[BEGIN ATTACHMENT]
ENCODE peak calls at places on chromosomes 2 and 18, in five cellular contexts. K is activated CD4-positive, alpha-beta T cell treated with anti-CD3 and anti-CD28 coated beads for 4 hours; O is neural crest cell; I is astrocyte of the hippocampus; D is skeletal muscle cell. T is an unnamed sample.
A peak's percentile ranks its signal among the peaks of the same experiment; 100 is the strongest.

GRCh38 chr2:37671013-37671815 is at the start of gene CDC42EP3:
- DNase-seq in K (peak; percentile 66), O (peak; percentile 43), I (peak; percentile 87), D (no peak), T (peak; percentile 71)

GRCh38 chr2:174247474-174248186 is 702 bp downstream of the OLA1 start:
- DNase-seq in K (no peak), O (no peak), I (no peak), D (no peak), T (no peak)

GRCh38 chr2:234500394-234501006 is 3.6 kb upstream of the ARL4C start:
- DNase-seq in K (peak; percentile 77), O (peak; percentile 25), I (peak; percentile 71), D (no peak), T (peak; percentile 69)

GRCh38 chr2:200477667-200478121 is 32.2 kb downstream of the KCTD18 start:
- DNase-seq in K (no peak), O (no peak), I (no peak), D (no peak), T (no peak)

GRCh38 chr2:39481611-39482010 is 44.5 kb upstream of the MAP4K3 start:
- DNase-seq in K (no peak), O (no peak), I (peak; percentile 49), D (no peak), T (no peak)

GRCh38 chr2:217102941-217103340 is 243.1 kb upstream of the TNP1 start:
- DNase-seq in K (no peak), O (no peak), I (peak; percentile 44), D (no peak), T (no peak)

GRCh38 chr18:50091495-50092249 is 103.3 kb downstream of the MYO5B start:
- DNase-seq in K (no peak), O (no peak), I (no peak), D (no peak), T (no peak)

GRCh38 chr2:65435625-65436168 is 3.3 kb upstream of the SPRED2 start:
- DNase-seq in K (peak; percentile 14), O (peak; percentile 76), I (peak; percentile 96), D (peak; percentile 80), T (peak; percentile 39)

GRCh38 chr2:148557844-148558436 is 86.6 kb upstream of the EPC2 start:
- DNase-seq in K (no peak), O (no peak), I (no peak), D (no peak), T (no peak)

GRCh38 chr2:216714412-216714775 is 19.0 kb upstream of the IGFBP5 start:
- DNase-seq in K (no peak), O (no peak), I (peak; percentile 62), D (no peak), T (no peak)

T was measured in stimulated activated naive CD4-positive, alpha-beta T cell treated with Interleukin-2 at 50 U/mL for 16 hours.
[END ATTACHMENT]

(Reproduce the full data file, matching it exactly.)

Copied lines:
ENCODE peak calls at places on chromosomes 2 and 18, in five cellular contexts. K is activated CD4-positive, alpha-beta T cell treated with anti-CD3 and anti-CD28 coated beads for 4 hours; O is neural crest cell; I is astrocyte of the hippocampus; D is skeletal muscle cell. T is an unnamed sample.
A peak's percentile ranks its signal among the peaks of the same experiment; 100 is the strongest.

GRCh38 chr2:37671013-37671815 is at the start of gene CDC42EP3:
- DNase-seq in K (peak; percentile 66), O (peak; percentile 43), I (peak; percentile 87), D (no peak), T (peak; percentile 71)

GRCh38 chr2:174247474-174248186 is 702 bp downstream of the OLA1 start:
- DNase-seq in K (no peak), O (no peak), I (no peak), D (no peak), T (no peak)

GRCh38 chr2:234500394-234501006 is 3.6 kb upstream of the ARL4C start:
- DNase-seq in K (peak; percentile 77), O (peak; percentile 25), I (peak; percentile 71), D (no peak), T (peak; percentile 69)

GRCh38 chr2:200477667-200478121 is 32.2 kb downstream of the KCTD18 start:
- DNase-seq in K (no peak), O (no peak), I (no peak), D (no peak), T (no peak)

GRCh38 chr2:39481611-39482010 is 44.5 kb upstream of the MAP4K3 start:
- DNase-seq in K (no peak), O (no peak), I (peak; percentile 49), D (no peak), T (no peak)

GRCh38 chr2:217102941-217103340 is 243.1 kb upstream of the TNP1 start:
- DNase-seq in K (no peak), O (no peak), I (peak; percentile 44), D (no peak), T (no peak)

GRCh38 chr18:50091495-50092249 is 103.3 kb downstream of the MYO5B start:
- DNase-seq in K (no peak), O (no peak), I (no peak), D (no peak), T (no peak)

GRCh38 chr2:65435625-65436168 is 3.3 kb upstream of the SPRED2 start:
- DNase-seq in K (peak; percentile 14), O (peak; percentile 76), I (peak; percentile 96), D (peak; percentile 80), T (peak; percentile 39)

GRCh38 chr2:148557844-148558436 is 86.6 kb upstream of the EPC2 start:
- DNase-seq in K (no peak), O (no peak), I (no peak), D (no peak), T (no peak)

GRCh38 chr2:216714412-216714775 is 19.0 kb upstream of the IGFBP5 start:
- DNase-seq in K (no peak), O (no peak), I (peak; percentile 62), D (no peak), T (no peak)

T was measured in stimulated activated naive CD4-positive, alpha-beta T cell treated with Interleukin-2 at 50 U/mL for 16 hours.